Female Schooling, Non-Market Productivity, and Labor Market Participation in Nigeria
AbstractEconomists have argued that increasing female schooling positively influences the labor supply of married women by inducing a faster rise in market productivity relative to non-market productivity. I use the Nigerian Labor Force Survey to investigate how own and husband's schooling affect women's labor market participation. I find that additional years of postsecondary education increases wage market participation probability by as much as 15.2%. A marginal increase in primary schooling has no effect on probability of wage employment, but could enhance participation rates in self-employment by about 5.40%. These effects are likely to be stronger when a woman is married to a more educated spouse. The results suggest that primary education is more productive in non-wage work relative to wage work, while postsecondary education is more productive in wage work. Finally, I find evidence suggesting that non-market work may not be a normal good for married women in Nigeria.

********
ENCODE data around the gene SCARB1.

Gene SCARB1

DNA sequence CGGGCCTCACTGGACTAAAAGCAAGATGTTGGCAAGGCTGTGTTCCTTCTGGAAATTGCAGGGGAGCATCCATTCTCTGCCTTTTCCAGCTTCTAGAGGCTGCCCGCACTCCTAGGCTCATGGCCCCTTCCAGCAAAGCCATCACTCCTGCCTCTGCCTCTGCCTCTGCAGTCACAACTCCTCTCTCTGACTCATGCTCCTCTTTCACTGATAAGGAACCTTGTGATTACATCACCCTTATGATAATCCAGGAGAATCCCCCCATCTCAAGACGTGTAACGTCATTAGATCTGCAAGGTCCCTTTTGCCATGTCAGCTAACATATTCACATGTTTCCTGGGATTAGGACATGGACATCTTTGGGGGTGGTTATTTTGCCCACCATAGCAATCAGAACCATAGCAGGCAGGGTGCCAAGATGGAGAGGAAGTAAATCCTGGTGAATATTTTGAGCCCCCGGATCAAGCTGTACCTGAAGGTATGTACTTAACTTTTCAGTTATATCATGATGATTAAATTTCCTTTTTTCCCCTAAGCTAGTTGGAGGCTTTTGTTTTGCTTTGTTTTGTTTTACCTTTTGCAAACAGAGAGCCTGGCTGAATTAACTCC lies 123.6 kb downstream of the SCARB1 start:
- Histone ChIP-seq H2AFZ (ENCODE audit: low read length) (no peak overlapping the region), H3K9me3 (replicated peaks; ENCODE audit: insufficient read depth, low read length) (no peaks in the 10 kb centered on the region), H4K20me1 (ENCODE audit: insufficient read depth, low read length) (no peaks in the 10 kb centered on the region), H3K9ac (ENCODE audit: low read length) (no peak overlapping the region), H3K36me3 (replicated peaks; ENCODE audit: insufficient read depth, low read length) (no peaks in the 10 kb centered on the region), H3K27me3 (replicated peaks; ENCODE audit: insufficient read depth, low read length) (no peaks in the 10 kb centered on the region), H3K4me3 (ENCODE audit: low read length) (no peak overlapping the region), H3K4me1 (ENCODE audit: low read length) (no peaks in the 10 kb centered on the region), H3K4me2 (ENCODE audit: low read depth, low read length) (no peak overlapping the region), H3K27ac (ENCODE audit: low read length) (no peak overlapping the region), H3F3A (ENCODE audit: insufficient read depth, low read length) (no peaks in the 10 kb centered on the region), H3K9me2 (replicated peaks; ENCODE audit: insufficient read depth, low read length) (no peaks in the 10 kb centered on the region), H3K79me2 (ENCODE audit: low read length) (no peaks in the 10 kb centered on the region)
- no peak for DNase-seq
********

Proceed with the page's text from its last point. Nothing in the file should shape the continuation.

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Bibliographic InfoPaper provided by Economic Growth Center, Yale University in its series Working Papers with number 879.
Length: 70 pages
Date of creation: Jan 2004
Date of revision:
Nigeria; Female Schooling; Women's Labor Market Participation; Non-Market Productivity;
Find related papers by JEL classification:
- I21 - Health, Education, and Welfare - - Education - - - Analysis of Education
- J22 - Labor and Demographic Economics - - Demand and Supply of Labor - - - Time Allocation and Labor Supply
- J24 - Labor and Demographic Economics - - Demand and Supply of Labor - - - Human Capital; Skills; Occupational Choice; Labor Productivity
- O15 - Economic Development, Technological Change, and Growth - - Economic Development - - - Economic Development: Human Resources; Human Development; Income Distribution; Migration
This paper has been announced in the following NEP Reports:
- NEP-ALL-2005-11-05 (All new papers)
- NEP-DEV-2005-11-05 (Development)
- NEP-EDU-2005-11-05 (Education)
- NEP-LAB-2005-11-05 (Labour Economics)
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